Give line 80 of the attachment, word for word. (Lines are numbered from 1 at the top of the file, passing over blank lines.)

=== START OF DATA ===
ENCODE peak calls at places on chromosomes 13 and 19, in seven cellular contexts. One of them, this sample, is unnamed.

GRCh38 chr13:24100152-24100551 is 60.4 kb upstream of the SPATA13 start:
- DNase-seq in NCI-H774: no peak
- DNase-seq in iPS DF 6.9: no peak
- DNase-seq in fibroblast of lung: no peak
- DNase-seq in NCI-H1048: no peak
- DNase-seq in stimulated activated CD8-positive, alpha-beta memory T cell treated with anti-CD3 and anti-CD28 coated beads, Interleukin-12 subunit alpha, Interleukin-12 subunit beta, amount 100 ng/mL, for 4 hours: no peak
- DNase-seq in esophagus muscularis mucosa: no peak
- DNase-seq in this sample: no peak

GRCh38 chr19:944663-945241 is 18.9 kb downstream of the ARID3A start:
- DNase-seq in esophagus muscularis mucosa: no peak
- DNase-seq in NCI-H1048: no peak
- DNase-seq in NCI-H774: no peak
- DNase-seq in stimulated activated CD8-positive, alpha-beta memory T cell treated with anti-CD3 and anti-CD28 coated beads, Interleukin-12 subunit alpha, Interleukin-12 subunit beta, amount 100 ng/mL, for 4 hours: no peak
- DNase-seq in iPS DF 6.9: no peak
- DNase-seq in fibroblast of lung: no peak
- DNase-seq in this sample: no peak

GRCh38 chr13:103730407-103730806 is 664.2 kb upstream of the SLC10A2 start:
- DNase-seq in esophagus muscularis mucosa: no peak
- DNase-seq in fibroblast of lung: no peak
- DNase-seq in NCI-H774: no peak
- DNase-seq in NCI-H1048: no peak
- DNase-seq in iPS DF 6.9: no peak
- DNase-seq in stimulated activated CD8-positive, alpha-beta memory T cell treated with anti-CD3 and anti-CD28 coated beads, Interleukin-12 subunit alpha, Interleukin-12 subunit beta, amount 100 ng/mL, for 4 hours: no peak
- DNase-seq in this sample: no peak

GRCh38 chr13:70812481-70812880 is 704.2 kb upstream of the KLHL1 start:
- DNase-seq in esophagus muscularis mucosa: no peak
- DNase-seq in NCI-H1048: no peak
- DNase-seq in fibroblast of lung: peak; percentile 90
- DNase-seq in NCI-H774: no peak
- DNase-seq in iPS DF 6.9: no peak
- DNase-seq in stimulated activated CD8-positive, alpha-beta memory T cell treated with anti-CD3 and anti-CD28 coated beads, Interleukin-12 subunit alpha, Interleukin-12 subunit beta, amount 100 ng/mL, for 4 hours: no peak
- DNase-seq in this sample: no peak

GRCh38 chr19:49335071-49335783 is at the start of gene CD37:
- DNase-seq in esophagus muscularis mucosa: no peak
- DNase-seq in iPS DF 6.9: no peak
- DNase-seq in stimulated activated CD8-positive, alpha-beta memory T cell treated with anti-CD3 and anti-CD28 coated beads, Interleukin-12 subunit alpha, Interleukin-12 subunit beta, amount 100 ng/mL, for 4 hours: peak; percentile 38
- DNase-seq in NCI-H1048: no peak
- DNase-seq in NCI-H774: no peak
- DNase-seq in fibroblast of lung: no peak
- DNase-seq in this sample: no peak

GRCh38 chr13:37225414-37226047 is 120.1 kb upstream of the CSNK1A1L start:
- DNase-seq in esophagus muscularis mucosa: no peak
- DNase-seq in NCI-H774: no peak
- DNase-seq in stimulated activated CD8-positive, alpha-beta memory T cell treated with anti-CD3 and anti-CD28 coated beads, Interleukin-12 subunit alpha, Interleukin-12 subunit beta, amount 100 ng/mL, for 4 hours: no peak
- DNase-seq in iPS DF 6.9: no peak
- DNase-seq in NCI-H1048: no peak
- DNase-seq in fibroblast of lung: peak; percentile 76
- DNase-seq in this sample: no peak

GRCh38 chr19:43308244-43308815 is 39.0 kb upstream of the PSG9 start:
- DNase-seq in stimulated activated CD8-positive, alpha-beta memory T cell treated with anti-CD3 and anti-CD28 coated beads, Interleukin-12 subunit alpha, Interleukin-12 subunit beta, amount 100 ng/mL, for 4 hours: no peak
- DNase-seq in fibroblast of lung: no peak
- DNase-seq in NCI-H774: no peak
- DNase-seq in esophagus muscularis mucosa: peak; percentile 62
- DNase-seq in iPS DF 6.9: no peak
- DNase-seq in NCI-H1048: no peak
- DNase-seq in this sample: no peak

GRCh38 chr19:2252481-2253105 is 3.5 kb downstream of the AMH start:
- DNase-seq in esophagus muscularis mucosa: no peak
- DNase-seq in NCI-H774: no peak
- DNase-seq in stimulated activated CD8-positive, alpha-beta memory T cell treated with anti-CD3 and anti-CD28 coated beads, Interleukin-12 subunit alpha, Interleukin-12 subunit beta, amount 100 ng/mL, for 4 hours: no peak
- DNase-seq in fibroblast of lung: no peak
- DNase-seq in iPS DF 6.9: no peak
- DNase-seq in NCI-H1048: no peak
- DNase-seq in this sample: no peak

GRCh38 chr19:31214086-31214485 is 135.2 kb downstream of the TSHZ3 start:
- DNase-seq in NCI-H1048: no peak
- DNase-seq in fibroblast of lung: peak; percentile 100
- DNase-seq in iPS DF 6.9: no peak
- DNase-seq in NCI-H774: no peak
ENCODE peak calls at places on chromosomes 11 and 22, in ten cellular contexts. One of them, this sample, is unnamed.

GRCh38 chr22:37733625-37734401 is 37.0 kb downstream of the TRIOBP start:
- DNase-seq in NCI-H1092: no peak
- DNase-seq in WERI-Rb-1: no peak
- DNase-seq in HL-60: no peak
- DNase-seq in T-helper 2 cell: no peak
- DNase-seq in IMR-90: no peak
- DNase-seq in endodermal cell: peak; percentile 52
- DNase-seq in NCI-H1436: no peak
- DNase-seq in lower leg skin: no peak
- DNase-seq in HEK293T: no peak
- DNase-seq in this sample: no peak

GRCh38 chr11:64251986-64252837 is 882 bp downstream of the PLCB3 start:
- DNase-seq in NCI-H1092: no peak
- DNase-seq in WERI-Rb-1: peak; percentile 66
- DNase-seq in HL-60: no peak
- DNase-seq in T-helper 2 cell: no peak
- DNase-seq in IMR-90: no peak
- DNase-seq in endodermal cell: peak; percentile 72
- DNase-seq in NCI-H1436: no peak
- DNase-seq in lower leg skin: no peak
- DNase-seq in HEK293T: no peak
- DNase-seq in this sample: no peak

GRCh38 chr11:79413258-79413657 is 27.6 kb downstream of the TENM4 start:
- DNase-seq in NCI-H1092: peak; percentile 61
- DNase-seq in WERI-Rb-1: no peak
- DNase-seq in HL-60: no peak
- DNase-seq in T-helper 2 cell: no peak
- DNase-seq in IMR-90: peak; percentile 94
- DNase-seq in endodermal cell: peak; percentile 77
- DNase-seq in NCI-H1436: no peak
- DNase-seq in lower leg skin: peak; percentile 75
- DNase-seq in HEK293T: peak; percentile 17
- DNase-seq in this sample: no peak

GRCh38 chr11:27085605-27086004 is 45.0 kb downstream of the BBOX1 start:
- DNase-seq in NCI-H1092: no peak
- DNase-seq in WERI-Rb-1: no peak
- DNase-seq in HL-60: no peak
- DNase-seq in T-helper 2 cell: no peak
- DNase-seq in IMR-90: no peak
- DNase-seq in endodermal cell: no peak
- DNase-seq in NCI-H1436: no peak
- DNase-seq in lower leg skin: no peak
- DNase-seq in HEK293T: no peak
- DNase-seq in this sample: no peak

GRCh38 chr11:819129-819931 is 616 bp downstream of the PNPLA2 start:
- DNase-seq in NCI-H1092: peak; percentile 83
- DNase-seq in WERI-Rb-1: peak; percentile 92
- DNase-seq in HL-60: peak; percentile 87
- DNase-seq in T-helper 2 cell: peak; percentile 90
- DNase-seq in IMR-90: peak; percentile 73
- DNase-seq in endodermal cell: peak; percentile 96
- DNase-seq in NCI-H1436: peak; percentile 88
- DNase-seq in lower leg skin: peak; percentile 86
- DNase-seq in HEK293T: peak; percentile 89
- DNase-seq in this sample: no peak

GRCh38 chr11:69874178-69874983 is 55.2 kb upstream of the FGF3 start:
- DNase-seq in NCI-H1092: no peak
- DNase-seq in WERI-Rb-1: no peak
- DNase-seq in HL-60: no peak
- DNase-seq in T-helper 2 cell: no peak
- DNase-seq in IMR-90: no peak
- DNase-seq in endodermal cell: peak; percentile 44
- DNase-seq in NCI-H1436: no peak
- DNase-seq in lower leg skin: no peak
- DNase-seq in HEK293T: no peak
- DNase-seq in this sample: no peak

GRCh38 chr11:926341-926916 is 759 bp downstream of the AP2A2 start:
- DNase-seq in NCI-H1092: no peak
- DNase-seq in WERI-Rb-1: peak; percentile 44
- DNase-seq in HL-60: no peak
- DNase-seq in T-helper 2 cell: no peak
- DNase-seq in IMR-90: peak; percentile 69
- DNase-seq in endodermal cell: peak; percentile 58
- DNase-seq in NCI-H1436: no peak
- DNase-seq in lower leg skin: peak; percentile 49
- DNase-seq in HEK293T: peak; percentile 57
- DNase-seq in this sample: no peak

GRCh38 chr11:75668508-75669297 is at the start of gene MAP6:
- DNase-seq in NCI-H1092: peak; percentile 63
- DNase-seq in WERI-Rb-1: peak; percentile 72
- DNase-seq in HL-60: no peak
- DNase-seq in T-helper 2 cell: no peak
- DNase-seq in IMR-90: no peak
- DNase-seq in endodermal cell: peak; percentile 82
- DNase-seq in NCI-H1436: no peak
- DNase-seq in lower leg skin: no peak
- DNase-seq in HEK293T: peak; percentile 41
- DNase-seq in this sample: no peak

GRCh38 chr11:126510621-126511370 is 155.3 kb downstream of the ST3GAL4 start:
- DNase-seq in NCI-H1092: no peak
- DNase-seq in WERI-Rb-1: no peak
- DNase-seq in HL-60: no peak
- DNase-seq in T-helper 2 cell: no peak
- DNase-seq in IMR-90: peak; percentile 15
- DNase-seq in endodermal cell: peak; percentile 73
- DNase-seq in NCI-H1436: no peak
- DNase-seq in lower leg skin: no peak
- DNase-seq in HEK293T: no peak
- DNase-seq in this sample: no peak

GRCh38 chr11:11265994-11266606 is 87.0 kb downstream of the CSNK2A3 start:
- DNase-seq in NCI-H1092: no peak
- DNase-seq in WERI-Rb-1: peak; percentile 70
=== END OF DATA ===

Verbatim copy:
- DNase-seq in lower leg skin: no peak